Wednesday, September 1, 2010

Crash Go the Saucers!

Just recently, New Page Books sent me a review-copy of Kevin Randle's latest book: Crash: When UFOs Fall From the Sky.

I've met Kevin on a couple of occasions; most recently at the annual MUFON conference in Denver, Colorado in July. And, even though it's fair to say we are poles apart (in some respects, but not all) when it comes to Roswell, a fine time was had hanging out and chatting with Kevin - demonstrating that disagreeing on certain aspects of Ufology does not mean daggers need be drawn!

Well, for some in Ufology, it does. But, I'm pleased to say that Kevin and I were able to amiably hang out, and not get into that pathetic "with me or against me" mindset that seems to dominate much of Ufological thinking.

But, you may ask: what about the book? What do I think of Crash? What should you think of it? Okay, here we go...

First: if, when it comes to UFO crash-retrieval cases you are a wide-eyed true believer who swallows whole just about each and every story of dead aliens; crashed, wrecked and recovered UFOs; and Hangar 18 that crosses your tedious path, then this is not the book for you.

I should clarify: if you are of that very sad and tragic mindset, then you should still most definitely read the book, but you may find that more than a few cherished beliefs fall by the wayside, in the process. The book might even give you a nose-bleed. And, such would probably be mightily deserved too.

If, however, you have a deep, open-minded approach to crashed UFO accounts, but are driven by a quest for the truth (whatever that may be), rather than by a desire to only ever follow that path of a definitive "I Want To Believe" nature, then you'll derive much pleasure, satisfaction and insight from Crash.

So, with that bit of a rant out of the way, onto the book!

Kevin, as just about everyone in Ufology knows, is a firm adherent of the idea that aliens from some far-away world met their deaths in the harsh desert of New Mexico back in the long-gone summer of 1947. And, maybe they did. I may have written a book suggesting otherwise - Body Snatchers in the Desert - but, I have always openly admitted that in the hall-of-mirrors world that is Ufology, truth and disinformation make for very strange bed-fellows of a truly unpredictable nature.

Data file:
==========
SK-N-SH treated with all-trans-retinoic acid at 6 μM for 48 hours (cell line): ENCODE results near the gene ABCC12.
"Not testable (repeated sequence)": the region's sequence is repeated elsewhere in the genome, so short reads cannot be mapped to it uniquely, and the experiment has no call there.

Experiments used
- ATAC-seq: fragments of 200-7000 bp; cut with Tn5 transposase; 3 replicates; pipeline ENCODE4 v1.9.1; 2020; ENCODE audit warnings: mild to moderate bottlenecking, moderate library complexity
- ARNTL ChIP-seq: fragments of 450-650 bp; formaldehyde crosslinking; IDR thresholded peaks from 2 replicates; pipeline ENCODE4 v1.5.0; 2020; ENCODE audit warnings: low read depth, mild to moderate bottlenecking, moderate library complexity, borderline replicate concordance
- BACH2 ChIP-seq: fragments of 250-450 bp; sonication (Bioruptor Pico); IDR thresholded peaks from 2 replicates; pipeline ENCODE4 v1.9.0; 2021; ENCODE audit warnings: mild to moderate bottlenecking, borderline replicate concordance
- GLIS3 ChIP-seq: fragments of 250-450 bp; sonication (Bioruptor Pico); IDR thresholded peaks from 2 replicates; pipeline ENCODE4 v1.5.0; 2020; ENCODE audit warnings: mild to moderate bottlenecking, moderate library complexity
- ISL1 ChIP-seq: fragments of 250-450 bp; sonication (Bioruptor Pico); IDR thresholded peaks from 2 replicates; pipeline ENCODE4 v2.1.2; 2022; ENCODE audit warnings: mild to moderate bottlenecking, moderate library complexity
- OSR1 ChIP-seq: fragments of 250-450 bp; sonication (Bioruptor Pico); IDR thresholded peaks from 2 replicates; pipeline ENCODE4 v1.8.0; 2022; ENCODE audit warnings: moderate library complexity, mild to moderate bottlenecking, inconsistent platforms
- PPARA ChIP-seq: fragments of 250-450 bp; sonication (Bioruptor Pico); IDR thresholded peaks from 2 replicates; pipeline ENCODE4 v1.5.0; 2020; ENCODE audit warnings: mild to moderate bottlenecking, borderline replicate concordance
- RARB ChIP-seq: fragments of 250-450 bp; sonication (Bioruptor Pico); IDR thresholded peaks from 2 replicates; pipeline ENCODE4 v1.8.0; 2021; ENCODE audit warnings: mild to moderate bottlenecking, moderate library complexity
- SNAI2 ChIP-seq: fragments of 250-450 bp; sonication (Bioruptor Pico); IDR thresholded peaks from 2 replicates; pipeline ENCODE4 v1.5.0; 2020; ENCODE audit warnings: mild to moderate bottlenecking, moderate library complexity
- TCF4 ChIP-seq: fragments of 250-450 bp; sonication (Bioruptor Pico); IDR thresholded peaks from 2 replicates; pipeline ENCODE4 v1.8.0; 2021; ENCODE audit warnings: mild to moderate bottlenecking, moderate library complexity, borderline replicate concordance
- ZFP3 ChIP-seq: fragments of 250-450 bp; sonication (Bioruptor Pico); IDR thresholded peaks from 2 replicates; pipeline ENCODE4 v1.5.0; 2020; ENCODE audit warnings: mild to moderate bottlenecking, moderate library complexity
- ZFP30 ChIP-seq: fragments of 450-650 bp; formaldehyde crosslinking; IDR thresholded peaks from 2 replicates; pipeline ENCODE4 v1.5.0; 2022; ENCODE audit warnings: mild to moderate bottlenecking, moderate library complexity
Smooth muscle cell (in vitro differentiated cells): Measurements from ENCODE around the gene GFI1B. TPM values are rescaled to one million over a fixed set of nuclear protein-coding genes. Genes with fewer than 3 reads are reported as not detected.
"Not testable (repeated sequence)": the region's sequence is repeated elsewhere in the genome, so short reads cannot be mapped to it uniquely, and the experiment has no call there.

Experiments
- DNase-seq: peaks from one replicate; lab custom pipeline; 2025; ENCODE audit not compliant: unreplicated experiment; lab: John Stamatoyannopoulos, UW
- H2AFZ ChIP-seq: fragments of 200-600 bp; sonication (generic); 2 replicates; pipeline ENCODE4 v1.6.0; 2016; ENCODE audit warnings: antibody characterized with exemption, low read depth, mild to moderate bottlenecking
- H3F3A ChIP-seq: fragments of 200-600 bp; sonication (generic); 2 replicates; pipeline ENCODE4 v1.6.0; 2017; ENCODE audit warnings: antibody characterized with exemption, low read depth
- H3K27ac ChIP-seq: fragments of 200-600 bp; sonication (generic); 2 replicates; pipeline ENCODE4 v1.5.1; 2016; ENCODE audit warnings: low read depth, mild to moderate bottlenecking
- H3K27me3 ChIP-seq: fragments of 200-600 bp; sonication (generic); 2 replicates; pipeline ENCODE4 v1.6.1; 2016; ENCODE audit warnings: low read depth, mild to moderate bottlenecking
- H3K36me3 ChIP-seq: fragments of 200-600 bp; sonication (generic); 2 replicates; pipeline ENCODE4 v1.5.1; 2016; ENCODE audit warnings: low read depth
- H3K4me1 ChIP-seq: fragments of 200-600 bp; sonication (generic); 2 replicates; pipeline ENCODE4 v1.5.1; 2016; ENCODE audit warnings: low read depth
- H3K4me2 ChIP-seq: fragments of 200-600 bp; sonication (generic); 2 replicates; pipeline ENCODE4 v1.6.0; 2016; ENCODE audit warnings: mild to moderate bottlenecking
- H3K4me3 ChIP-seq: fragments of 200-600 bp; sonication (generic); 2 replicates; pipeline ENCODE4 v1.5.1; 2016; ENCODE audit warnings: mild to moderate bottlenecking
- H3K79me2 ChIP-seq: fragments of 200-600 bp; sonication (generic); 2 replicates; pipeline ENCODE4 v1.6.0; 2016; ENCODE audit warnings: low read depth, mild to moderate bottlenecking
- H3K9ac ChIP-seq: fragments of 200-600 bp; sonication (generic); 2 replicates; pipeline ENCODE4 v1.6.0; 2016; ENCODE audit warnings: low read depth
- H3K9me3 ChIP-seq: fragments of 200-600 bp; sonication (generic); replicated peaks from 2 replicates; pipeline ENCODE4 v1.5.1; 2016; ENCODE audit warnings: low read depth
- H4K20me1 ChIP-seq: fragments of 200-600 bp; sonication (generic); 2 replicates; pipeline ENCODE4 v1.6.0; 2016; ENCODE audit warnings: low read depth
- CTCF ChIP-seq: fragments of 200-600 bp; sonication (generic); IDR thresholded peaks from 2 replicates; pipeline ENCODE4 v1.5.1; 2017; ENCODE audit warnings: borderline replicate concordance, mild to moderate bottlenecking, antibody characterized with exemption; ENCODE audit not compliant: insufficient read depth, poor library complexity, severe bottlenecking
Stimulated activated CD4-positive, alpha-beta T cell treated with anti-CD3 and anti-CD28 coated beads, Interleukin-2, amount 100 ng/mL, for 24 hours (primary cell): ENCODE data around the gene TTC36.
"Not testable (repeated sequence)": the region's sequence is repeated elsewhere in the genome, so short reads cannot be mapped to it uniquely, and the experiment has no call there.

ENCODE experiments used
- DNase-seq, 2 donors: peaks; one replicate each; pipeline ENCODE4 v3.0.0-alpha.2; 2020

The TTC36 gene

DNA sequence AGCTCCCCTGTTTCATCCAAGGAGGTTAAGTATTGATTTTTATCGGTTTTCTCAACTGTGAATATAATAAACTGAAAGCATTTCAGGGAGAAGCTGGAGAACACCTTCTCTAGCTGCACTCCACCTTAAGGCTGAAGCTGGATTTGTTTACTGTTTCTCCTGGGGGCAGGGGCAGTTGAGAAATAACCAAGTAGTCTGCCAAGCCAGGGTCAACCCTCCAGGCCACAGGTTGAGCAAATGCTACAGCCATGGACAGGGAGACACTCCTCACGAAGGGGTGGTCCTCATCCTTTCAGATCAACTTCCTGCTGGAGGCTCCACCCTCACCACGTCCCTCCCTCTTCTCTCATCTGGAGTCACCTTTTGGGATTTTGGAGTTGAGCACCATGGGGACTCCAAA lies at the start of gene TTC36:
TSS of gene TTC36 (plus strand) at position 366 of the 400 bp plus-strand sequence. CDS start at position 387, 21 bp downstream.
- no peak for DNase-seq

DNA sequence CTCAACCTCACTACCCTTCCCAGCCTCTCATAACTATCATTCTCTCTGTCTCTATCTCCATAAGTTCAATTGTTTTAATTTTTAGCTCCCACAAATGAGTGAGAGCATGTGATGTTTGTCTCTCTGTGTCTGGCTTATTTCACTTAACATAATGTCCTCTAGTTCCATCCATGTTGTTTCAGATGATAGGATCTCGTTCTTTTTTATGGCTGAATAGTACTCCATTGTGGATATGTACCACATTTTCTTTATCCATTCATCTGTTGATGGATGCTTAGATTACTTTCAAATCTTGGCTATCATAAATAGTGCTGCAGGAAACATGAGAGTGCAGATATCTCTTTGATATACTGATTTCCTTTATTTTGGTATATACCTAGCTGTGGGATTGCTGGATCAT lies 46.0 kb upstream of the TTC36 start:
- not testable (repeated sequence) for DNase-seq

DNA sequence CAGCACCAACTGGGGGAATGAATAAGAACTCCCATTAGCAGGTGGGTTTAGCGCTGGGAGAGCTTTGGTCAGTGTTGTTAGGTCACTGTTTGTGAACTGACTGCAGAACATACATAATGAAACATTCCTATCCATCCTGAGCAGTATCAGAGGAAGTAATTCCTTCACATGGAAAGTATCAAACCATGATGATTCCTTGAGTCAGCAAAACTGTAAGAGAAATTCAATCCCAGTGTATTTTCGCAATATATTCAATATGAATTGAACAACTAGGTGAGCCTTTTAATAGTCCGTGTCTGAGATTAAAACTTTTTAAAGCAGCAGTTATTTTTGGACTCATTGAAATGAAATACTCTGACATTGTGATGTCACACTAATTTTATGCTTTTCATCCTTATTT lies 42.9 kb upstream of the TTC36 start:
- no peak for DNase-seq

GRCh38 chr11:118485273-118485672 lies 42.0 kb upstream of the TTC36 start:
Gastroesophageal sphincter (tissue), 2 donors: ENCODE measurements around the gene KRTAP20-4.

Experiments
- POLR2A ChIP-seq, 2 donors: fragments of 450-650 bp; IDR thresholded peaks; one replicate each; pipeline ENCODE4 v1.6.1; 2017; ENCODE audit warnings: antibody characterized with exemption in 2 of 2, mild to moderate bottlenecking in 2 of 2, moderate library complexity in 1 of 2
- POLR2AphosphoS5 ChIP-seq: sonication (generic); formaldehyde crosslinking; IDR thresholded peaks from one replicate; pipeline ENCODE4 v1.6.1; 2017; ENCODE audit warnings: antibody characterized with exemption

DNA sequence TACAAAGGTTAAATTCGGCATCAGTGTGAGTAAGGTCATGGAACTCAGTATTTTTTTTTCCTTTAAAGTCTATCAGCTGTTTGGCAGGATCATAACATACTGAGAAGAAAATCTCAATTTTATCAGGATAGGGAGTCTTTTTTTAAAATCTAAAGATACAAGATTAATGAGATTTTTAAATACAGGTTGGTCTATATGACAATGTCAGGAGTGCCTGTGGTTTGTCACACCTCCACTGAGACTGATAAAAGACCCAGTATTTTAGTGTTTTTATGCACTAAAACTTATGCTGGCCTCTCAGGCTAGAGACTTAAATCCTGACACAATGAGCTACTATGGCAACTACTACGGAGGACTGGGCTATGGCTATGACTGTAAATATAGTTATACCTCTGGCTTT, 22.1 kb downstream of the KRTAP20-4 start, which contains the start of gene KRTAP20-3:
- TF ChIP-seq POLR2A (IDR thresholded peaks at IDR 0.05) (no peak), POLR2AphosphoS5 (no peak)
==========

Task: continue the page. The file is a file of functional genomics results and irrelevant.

So, on the matter of Roswell, we get what we would expect from Kevin: a solid look at the Roswell affair, but with the emphasis on those witnesses - and their attendant testimony - that collectively push the case down the road to E.T.

However, those of you who assume that just because Kevin is of a "Roswell was alien" approach, also means that he's a proponent of just about every crash case that comes along, it's time to take a pill or two, a few deep breaths, lower your blood-pressure, and calm down.

Aurora, Texas, 1897; Aztec, New Mexico 1948; and Spitzbergen, Norway, 1952 are all summarily dismissed as probable hoaxes. And Del Rio 1950 doesn't come out of this looking particularly glowing either. The near-legendary Kingman, Arizona event of 1953 comes in for some deep criticism, too; even though Kevin admits that this is a case that remains open, to some intriguing degree.

But Kevin is not the evil destroyer of most-things crashed and saucer-shaped that some of you might now have in mind (and if you do, that only serves to demonstrate one of the major aspects of the Ufological field: its utterly ridiculous emotionally-driven pettiness. And you know who you are: you send me crappy emails from time to time, written on your mommy's computer!).

By that, I mean, Kevin concludes that Roswell was not the only occasion upon which E.T. has crashed, burned and been scooped up, body-bag-style, for transfer to some secret locale where it subsequently gets sliced, diced and dissected.

The admittedly very interesting Las Vegas affair of 1962 (if you don't know the one, then buy the book!) gets positive, pro-alien coverage. And Ubatuba, 1957 remains very much an open case for Kevin, and one considered worthy of further coverage, reinvestigation and new study.

As for the rest of the book, well you get a great deal on Stringfield, Kecksburg, Project Moon Dust, and that Needles, California incident of 2008 that practically screams "Remotely Piloted Vehicle!" And much more, too.

So, if you're into crashed UFO cases and you're looking for a careful, unbiased look at the phenomenon in its entirety, then this is a book from which you should come away refreshed, informed, and satisfied.

But if you're someone who is utterly driven by belief systems, and totally rejects the notion that certain classic cases might be the results of hoaxes, misidentification and more, well that's just too bad.

I don't agree with all of Kevin's conclusions, but I do know that Ufology needs more books like this, where the author leaves beliefs at the door, and dissects the phenomenon in an unbiased way and without having to resort to championing certain cases, just because that's what certain shrill screamers in Ufology want to hear.

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